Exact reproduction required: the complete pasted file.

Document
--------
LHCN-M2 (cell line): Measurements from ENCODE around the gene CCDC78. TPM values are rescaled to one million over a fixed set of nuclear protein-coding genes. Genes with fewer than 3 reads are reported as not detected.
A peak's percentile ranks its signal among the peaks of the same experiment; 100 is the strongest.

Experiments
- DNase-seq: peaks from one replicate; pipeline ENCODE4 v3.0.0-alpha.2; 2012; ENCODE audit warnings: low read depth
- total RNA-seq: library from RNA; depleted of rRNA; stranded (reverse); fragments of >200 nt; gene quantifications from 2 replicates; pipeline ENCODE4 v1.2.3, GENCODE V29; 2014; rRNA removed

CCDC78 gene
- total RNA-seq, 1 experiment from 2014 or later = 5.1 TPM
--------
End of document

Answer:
LHCN-M2 (cell line): Measurements from ENCODE around the gene CCDC78. TPM values are rescaled to one million over a fixed set of nuclear protein-coding genes. Genes with fewer than 3 reads are reported as not detected.
A peak's percentile ranks its signal among the peaks of the same experiment; 100 is the strongest.

Experiments
- DNase-seq: peaks from one replicate; pipeline ENCODE4 v3.0.0-alpha.2; 2012; ENCODE audit warnings: low read depth
- total RNA-seq: library from RNA; depleted of rRNA; stranded (reverse); fragments of >200 nt; gene quantifications from 2 replicates; pipeline ENCODE4 v1.2.3, GENCODE V29; 2014; rRNA removed

CCDC78 gene
- total RNA-seq, 1 experiment from 2014 or later = 5.1 TPM